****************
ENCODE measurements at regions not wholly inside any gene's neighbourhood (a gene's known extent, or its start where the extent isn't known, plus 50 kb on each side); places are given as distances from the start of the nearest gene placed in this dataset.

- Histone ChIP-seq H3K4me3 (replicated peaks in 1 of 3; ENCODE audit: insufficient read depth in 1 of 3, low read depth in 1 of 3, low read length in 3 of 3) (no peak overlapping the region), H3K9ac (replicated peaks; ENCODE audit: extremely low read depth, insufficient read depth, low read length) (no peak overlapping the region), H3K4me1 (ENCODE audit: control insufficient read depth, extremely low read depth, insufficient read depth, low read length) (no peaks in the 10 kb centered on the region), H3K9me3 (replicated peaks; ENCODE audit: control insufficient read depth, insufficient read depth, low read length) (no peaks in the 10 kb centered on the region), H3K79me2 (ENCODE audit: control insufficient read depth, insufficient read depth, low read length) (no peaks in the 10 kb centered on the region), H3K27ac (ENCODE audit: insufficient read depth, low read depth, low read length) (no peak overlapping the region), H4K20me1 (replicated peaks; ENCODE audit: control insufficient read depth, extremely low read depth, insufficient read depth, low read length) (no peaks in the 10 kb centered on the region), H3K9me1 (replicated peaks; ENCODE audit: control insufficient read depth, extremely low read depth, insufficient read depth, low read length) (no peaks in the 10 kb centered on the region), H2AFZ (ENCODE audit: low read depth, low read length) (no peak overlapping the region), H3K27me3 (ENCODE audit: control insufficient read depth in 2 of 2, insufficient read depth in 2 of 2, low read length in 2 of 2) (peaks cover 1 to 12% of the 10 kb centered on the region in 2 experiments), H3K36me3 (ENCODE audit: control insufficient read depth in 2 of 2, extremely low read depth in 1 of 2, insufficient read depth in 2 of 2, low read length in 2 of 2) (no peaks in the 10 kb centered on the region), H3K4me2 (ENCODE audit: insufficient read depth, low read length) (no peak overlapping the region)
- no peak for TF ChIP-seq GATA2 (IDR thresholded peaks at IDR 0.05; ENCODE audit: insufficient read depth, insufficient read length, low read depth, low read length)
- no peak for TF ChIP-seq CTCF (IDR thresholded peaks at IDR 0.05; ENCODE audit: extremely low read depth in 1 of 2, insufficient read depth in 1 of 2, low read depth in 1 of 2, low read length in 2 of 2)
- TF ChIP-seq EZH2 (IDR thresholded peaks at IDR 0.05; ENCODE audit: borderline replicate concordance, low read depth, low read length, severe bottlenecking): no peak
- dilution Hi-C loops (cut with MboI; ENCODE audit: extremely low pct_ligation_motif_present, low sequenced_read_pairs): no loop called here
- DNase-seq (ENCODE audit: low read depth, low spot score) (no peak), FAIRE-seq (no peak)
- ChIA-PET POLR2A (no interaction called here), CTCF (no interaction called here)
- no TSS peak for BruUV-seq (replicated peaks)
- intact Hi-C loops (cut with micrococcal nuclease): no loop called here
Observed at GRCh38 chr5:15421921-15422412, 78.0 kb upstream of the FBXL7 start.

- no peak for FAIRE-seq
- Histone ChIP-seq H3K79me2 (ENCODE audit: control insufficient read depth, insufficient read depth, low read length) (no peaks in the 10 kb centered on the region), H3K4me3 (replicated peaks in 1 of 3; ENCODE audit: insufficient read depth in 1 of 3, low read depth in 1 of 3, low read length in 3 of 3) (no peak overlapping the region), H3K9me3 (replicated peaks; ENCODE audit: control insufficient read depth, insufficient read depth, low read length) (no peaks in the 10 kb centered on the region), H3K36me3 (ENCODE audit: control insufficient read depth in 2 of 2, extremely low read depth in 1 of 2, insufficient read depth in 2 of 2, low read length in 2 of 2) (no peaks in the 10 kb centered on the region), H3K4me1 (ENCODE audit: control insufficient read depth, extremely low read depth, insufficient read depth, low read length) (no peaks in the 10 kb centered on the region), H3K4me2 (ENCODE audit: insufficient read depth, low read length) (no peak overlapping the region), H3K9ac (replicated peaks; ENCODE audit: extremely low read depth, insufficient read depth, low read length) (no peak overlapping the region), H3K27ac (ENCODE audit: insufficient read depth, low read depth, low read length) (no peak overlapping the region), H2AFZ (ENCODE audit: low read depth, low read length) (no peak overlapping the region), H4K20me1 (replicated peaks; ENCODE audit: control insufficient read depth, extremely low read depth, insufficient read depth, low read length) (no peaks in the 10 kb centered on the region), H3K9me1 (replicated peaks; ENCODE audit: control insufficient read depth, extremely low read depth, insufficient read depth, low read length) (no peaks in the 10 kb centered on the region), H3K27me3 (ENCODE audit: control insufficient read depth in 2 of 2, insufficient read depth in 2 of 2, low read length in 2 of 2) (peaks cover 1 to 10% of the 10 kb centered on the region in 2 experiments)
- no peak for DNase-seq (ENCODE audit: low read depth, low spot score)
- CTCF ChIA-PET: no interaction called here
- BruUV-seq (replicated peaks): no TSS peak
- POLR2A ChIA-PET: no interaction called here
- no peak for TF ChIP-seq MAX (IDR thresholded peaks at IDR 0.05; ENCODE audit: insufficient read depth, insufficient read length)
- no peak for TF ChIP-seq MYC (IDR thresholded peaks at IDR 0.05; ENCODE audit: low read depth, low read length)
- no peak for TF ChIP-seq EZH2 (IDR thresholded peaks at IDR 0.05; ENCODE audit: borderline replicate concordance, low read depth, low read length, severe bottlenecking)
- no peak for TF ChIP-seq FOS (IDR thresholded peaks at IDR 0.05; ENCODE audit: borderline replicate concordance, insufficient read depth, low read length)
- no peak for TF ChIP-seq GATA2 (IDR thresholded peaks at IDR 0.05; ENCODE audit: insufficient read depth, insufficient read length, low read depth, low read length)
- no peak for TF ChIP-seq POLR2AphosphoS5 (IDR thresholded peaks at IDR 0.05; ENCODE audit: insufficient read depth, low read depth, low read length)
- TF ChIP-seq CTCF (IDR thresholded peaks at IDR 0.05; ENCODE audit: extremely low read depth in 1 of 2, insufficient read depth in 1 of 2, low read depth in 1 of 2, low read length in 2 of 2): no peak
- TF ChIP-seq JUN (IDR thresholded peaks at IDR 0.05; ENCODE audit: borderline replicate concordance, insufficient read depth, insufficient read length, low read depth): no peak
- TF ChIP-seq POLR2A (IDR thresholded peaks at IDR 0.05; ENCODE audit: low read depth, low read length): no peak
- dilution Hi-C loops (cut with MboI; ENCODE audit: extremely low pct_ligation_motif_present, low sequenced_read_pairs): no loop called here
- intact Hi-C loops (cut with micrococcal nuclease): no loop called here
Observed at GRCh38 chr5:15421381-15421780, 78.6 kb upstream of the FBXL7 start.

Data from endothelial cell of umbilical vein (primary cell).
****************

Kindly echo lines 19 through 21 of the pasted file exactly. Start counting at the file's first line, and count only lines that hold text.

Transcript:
- no peak for TF ChIP-seq MYC (IDR thresholded peaks at IDR 0.05; ENCODE audit: low read depth, low read length)
- no peak for TF ChIP-seq EZH2 (IDR thresholded peaks at IDR 0.05; ENCODE audit: borderline replicate concordance, low read depth, low read length, severe bottlenecking)
- no peak for TF ChIP-seq FOS (IDR thresholded peaks at IDR 0.05; ENCODE audit: borderline replicate concordance, insufficient read depth, low read length)